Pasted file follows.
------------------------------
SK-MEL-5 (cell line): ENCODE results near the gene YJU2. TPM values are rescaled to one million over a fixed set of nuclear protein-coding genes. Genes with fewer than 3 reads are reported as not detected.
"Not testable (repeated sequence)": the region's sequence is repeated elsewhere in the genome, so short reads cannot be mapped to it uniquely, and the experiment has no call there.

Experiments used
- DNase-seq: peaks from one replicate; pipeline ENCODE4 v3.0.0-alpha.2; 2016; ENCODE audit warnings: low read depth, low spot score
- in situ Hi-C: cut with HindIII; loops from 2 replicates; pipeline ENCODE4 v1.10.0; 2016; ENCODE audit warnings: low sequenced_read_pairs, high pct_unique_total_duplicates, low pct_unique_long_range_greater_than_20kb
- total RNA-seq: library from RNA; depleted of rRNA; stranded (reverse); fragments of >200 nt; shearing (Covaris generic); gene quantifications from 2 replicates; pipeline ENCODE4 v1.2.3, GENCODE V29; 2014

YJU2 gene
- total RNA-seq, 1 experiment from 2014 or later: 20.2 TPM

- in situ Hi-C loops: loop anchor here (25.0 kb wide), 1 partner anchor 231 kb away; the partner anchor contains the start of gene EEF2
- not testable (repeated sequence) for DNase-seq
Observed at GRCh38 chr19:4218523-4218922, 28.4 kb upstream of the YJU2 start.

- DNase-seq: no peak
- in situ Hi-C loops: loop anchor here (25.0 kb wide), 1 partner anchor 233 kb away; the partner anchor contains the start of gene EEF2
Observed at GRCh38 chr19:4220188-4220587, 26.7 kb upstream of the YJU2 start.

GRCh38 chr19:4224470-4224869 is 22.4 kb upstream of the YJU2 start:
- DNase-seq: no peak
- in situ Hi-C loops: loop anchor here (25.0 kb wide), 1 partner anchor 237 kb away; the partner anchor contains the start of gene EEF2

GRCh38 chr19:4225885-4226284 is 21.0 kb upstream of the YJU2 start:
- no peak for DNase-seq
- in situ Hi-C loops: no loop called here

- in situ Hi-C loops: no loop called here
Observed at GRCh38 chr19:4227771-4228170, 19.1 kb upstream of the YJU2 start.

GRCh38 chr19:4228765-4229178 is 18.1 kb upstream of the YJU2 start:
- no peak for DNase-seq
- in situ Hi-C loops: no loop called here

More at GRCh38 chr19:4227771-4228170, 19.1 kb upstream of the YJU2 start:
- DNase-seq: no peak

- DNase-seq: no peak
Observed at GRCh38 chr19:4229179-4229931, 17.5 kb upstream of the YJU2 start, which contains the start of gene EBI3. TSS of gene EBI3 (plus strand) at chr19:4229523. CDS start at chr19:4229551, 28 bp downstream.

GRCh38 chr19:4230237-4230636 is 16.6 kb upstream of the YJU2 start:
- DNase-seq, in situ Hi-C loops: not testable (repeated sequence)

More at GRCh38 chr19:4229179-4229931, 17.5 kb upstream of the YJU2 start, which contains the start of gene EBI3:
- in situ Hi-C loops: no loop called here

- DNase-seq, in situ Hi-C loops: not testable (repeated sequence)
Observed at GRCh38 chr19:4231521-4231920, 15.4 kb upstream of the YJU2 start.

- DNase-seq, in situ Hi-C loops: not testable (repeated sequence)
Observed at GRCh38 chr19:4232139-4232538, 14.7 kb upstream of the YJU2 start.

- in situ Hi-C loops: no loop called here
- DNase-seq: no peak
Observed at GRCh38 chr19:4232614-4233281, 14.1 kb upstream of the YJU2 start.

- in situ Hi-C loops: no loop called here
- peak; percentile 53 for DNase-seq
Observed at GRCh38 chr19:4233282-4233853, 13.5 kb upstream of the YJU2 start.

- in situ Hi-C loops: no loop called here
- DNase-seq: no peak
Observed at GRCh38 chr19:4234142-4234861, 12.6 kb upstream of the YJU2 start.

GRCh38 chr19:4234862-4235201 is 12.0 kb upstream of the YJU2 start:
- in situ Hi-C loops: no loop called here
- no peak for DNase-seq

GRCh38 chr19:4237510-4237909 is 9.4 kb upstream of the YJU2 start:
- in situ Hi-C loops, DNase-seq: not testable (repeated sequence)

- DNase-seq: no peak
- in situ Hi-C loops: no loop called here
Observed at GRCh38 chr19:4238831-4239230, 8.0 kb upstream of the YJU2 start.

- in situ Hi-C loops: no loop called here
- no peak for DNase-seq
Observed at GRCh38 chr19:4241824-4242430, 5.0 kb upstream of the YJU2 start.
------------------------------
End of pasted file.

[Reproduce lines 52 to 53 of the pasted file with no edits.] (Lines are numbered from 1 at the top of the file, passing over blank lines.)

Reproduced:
- DNase-seq: no peak
- in situ Hi-C loops: no loop called here